Need­less-to-say this mo­ment and its mean­ing are in every­body’s minds, which makes Rhodes’s pres­ence in Colom­bia all the more poignant. And just af­ter Carta­gena he will play in Bo­gota, in the Teatro Colon, the same venue where one day later Cuerpo de In­dias will open 2017’s No­bel Peace Sum­mit, with their show Ne­gra/Anger for an in­ter­na­tional del­e­ga­tion of some thirty No­bel Peace Prize Lau­re­ates in­clud­ing Pres­i­dent San­tos him­self.

The show is ded­i­cated to Nina Si­mone and Aimé Cé­saire, two peace­build­ing icons and civil rights ac­tivists. And the pro­duc­tion is both a protest and de­nun­ci­a­tion of the so­cial divi­sions that have gone be­fore in Colom­bia, par­tic­u­larly along racial lines. Carta­gena it­self sadly still shows these kinds of re­al­i­ties; its beauty can be be­guil­ing.

The work is also a cel­e­bra­tion of the diver­sity of Colom­bia, whose in­dige­nous, African and Euro­pean her­itage is clear through the mix of races, re­li­gions and cul­ture of its pop­u­la­tion. Af­ter all, the fa­mous tales of Colom­bia’s leg­endary writer Gabriel Gar­cía Márquez were of­ten in­spired by the dreamy syn­cretism and char­ac­ter of the peo­ple, so in­flu­enced by such a mix.

Felix and Su­sana also takes care to em­pha­sise the pos­i­tive. While the sex­ual abuse sta­tis­tics in Colom­bia are hor­ri­fy­ing (every hour two boys or girls are vic­tims of abuse and only 10% of com­plaints re­sult in a ‘guilty’ ver­dict) the cen­tre’s fo­cus is on the well­be­ing and hap­pi­ness of its chil­dren. As pa­tron Paula Jaramillo ex­plains, ‘there is no sense in draw­ing out the neg­a­tive.

You have to fo­cus on the pos­i­tive.’ And the pos­i­tive in both pro­grammes speaks for it­self.

The School of the Body reveres the body as a tem­ple or a sa­cred space, to be protected and re­spected, and which places it at the cen­tre of ed­u­ca­tion, as op­posed to the pe­riph­ery where it plays sec­ond fid­dle to the mind. Di­rec­tor and co-founder Al­varo Restrepo ques­tions the use of bodies held static at desks through­out for­mal ed­u­ca­tion (other than the odd Phys­i­cal Ed­u­ca­tion class) and won­ders as to the ex­tent of so­cial ben­e­fit such an ed­u­ca­tion can af­ford. Whereas, his body-based method means con­stant so­cial in­ter­ac­tion with other pupils and, as in the case of dance, the mu­tual trust and re­spect re­quired and adopted within safely ex­e­cuted dance moves such as lifts, for in­stance. As one stu­dent ex­plains, ‘If I lift my dance part­ner, we must re­spect and trust each other.’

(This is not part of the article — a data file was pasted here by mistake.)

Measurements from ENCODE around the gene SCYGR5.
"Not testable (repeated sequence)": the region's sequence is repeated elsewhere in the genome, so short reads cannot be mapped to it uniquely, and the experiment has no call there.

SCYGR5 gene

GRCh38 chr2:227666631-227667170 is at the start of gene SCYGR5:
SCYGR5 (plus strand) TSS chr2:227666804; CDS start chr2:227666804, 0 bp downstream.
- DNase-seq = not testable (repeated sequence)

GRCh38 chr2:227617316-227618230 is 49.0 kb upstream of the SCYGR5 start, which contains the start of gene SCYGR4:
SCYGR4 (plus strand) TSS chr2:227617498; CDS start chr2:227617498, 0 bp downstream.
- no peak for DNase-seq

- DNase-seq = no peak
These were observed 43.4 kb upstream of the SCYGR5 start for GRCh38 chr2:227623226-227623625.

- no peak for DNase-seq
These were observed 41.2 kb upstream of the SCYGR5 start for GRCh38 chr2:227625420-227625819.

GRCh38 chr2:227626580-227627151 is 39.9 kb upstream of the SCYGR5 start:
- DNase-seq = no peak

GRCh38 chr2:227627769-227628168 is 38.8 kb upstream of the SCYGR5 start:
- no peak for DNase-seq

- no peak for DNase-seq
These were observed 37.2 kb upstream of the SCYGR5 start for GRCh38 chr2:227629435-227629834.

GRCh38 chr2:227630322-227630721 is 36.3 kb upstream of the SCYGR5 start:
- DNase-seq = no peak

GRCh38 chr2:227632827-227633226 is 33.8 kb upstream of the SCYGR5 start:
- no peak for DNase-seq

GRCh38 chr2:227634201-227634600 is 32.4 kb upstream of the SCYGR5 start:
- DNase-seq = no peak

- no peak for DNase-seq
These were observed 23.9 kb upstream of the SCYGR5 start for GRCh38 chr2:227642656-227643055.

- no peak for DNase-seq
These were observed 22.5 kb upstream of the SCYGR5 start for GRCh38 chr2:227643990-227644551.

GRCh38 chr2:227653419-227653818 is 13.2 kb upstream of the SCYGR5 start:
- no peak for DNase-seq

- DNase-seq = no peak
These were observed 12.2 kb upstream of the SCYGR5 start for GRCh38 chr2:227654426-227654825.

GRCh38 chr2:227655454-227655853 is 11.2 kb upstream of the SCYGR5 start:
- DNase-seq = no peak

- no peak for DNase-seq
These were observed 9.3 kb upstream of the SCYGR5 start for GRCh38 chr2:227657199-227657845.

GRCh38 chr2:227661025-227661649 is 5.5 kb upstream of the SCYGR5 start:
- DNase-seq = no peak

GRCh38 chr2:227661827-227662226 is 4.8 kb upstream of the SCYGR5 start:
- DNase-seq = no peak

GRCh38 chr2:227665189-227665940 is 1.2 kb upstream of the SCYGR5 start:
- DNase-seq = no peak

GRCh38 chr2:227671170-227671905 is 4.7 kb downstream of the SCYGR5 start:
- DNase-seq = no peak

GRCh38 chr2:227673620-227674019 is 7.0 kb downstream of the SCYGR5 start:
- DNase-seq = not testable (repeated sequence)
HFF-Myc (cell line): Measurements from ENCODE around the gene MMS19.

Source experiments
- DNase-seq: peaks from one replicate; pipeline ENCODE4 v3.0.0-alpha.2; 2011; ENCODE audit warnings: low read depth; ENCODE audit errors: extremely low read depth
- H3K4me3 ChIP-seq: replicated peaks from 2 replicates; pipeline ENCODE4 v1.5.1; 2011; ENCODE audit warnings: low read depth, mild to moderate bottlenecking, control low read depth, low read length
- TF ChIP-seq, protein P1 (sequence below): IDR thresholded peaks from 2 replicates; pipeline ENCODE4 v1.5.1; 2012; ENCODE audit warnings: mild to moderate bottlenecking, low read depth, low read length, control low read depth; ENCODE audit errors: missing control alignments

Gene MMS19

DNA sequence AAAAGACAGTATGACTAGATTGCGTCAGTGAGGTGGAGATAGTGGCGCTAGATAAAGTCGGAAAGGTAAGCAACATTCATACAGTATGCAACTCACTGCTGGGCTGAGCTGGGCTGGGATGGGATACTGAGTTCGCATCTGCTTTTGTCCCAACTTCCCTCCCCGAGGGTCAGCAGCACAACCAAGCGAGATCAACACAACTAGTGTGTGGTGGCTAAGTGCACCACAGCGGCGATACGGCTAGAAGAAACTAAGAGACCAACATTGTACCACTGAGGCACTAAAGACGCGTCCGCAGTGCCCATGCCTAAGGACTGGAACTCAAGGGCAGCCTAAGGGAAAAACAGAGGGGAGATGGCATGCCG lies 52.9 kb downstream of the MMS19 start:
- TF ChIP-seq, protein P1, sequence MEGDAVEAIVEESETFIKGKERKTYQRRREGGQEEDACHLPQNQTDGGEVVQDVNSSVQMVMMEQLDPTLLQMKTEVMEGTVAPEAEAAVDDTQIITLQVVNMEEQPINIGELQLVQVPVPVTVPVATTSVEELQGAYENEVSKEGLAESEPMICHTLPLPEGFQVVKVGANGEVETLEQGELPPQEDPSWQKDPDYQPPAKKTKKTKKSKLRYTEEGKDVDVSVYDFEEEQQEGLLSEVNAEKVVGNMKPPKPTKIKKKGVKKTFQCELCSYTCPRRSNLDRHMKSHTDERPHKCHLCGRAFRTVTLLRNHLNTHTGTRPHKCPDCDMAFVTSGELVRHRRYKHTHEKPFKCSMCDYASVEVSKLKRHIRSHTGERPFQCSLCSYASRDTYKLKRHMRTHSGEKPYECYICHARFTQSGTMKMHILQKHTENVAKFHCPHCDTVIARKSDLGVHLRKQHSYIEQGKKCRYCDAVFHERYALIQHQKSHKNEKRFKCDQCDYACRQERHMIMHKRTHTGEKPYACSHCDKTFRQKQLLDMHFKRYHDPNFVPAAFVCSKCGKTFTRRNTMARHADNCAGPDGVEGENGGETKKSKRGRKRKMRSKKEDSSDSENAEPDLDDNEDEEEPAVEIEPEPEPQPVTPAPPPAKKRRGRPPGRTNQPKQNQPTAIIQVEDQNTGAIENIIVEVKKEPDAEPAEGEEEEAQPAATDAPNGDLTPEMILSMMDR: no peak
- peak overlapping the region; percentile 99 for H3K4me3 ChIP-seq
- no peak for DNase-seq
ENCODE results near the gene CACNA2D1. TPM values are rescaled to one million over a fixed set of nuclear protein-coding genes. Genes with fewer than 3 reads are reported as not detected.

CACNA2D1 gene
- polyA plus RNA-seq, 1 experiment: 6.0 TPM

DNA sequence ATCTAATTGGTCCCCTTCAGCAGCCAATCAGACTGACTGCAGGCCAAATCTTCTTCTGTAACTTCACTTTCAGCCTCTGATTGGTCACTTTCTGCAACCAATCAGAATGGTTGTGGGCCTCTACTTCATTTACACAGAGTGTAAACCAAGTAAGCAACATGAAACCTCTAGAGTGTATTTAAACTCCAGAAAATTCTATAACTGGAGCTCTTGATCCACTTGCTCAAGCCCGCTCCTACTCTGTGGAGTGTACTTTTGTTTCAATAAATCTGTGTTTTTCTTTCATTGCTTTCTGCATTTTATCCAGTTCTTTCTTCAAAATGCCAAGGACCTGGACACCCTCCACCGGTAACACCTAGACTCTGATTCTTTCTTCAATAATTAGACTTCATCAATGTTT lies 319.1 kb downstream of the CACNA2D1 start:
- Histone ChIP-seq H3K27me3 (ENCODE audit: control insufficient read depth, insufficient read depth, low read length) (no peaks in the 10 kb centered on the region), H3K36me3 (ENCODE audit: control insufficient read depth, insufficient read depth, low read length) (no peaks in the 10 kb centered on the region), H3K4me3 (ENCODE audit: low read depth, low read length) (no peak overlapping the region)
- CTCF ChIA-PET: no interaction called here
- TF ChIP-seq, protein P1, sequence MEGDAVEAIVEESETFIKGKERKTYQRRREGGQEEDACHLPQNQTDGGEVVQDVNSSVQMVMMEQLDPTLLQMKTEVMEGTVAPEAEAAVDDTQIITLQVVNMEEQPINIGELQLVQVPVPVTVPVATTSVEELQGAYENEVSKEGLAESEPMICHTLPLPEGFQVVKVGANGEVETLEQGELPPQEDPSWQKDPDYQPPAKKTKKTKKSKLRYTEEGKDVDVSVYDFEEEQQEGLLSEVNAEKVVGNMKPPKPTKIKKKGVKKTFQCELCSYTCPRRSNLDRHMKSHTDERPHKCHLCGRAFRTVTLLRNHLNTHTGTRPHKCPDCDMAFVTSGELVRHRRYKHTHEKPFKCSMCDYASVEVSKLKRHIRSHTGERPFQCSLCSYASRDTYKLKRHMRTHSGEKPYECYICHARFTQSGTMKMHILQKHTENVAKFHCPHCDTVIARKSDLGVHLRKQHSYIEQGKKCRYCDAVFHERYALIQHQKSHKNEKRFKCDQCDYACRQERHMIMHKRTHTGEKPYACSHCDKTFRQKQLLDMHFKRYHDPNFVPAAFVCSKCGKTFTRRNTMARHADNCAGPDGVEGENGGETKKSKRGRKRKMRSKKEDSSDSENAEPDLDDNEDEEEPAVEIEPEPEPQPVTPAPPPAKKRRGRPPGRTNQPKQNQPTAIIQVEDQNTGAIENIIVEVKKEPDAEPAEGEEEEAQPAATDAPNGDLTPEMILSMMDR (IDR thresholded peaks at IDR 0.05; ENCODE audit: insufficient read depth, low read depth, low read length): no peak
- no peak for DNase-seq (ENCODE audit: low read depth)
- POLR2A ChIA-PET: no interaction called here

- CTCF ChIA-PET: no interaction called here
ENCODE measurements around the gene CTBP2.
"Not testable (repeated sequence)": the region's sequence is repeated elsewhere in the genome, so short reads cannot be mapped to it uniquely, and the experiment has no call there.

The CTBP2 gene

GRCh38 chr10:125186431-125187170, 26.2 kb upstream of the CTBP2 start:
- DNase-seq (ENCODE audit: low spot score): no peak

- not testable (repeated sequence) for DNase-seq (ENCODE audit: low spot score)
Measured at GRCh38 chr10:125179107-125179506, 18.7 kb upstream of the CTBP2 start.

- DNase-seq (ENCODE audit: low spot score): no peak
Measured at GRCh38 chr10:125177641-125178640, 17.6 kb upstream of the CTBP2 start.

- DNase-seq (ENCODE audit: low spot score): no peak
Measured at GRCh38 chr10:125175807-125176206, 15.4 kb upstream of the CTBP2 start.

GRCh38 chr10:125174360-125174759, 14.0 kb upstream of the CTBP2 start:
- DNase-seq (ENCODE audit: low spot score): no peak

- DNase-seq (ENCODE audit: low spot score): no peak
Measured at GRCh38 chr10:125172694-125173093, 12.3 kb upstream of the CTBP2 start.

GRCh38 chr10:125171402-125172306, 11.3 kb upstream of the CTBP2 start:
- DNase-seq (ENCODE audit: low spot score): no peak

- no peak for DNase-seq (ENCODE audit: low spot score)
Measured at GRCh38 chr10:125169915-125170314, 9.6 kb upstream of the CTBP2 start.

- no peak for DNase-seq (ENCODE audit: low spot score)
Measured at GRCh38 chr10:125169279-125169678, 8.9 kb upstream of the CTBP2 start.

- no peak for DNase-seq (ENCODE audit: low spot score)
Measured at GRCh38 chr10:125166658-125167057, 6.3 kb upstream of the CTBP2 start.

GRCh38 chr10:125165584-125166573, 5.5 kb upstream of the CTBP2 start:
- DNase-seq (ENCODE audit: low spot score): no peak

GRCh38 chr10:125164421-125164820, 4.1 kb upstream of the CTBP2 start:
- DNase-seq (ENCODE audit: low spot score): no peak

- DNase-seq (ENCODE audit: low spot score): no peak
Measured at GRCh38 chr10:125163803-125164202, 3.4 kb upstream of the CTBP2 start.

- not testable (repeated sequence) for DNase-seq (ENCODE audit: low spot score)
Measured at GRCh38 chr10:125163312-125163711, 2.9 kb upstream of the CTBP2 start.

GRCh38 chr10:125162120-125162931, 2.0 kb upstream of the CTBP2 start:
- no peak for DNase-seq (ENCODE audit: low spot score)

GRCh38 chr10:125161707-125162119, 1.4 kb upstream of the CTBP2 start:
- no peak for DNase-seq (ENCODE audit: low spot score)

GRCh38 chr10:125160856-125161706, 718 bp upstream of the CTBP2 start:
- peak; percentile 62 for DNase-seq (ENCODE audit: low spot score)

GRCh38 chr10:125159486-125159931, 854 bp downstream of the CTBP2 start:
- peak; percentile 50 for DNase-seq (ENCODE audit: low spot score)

The or­ga­ni­za­tion has de­vel­oped a com­pre­hen­sive plan in­clud­ing not only the arts in ed­u­ca­tion (a tough call in Colom­bia where arts fund­ing is now se­verely re­stricted due to the costs of the peace im­ple­men­ta­tion) but even ad­vo­cates for a more holis­tic ed­u­ca­tion in­clud­ing both mind and body in the general cur­ric­ula around the globe. It chal­lenges head on the Carte­sian mind/body di­vide in most schools in the West, pri­or­i­tiz­ing an ac­tive mind and still body and in­stead merges the two as an in­tractable whole, which must de­velop as one in any suc­cess­ful ed­u­ca­tion.

Rhodes re­calls Pres­i­dent Trump’s claim (made to il­lus­trate his skills of as­ser­tion, opin­ion and ag­gres­sion in his busi­ness bible The Art of the Deal) that as a child he punched his ele­men­tary school mu­sic teacher in the face, for ‘not know­ing enough about mu­sic’, giv­ing him a black eye.

‘My feeling is: Well, if that’s true, you’re in a rather unique po­si­tion to make sure that every other ele­men­tary school mu­sic teacher has the tools they need so they do know what they’re talk­ing about. You know that story about Churchill be­ing asked to take money from the arts to fund the war and he said, “then why are we fight­ing the war..?” I mean that’s re­ally true—sad but true. Where would be with­out it? Well, look where we are

with­out it. It’s taken a huge dive.’

Restrepo’s ap­proach to teach­ing is that a good teacher ‘helps you find your wings so you can fly. If not, what the hell is ed­u­ca­tion for?’ Need­less to say, this did not hap­pen for him in school. Mean­while, dance was out of the ques­tion in his machista fam­ily who ex­pected him to pur­sue a more con­ven­tional ca­reer for a man and it was only aged twenty-four that he started danc­ing and soon trained in New York with the leg­endary dancer and chore­og­ra­pher, Martha Gra­ham.